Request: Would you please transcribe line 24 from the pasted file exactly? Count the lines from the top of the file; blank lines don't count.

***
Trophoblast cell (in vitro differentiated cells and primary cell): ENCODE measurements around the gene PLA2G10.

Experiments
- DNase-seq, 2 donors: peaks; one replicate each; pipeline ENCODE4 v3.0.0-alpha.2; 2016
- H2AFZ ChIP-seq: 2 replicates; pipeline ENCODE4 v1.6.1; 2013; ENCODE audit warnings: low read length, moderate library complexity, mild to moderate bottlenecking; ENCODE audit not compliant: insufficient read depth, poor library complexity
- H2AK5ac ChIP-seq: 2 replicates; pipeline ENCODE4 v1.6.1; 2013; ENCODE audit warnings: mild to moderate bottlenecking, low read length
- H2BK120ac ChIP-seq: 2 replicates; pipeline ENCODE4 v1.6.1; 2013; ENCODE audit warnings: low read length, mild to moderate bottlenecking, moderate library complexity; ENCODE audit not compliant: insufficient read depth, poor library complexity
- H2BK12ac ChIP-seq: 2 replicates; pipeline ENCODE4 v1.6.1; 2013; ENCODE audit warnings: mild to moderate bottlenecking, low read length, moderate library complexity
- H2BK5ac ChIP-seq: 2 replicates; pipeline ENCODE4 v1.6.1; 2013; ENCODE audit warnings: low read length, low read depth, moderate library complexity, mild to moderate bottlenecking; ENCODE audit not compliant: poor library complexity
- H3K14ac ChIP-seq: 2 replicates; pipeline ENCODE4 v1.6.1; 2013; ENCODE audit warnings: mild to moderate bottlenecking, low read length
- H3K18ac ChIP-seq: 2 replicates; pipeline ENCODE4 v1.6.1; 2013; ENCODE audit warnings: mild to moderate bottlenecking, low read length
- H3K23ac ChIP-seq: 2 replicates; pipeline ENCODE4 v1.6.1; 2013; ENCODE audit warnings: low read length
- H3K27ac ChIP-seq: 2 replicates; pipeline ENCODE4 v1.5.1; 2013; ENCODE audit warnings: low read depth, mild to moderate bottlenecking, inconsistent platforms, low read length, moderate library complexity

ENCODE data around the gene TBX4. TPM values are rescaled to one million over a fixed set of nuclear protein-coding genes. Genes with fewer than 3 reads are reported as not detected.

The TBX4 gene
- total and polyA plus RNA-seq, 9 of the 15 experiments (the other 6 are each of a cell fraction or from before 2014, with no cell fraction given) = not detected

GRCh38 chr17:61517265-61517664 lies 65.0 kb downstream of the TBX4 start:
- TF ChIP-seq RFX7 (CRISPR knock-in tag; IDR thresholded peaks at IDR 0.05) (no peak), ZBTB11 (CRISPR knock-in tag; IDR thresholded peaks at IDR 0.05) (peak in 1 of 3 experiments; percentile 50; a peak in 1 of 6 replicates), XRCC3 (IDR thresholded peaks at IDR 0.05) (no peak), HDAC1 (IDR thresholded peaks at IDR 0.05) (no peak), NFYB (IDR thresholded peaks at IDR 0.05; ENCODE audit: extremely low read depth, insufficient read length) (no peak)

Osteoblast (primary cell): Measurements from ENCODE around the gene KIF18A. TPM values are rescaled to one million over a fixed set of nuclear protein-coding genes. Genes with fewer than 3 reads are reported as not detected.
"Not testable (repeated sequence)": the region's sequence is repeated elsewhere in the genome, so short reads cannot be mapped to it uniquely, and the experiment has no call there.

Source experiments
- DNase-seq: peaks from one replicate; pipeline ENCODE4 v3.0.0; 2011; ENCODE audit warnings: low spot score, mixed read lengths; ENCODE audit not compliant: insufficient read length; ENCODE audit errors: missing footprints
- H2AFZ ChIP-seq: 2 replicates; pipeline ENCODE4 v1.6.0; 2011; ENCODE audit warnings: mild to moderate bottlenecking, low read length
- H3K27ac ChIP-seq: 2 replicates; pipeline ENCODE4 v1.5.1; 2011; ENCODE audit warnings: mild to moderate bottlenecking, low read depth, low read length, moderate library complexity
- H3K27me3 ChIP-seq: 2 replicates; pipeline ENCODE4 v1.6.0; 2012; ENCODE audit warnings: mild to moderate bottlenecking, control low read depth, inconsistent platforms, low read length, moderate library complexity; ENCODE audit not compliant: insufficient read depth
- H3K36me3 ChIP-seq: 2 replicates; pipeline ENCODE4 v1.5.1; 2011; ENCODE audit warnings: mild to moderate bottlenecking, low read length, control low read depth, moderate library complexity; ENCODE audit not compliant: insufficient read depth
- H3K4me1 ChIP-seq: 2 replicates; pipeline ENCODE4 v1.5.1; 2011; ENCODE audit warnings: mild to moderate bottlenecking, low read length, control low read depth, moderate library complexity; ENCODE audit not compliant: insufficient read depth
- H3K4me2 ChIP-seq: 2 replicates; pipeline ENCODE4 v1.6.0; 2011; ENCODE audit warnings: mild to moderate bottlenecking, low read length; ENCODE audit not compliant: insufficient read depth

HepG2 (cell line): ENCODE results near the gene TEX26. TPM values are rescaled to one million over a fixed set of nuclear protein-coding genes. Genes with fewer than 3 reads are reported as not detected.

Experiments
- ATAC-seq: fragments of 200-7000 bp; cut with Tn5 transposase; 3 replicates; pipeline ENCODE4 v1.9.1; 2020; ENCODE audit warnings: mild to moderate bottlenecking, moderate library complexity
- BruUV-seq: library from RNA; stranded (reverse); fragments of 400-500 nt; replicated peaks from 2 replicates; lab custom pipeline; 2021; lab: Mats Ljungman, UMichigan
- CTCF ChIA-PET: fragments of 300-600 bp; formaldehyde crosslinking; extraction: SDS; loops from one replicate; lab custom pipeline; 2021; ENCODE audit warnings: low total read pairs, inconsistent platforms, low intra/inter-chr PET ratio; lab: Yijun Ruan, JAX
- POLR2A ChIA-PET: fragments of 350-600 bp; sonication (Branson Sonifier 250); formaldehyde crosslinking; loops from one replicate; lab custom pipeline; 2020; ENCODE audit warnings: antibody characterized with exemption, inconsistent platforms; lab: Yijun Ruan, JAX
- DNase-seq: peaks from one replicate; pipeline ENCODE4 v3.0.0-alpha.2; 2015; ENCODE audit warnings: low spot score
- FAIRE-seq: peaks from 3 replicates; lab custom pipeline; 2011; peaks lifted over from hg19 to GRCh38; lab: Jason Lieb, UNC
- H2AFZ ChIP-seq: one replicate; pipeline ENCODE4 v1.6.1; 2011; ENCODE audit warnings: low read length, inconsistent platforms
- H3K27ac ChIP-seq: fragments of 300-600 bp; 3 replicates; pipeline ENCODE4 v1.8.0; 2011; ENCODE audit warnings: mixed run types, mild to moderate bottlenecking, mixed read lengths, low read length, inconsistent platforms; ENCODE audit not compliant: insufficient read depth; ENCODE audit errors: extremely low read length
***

- H3K27me3 ChIP-seq: 2 replicates; pipeline ENCODE4 v1.6.0; 2012; ENCODE audit warnings: mild to moderate bottlenecking, control low read depth, inconsistent platforms, low read length, moderate library complexity; ENCODE audit not compliant: insufficient read depth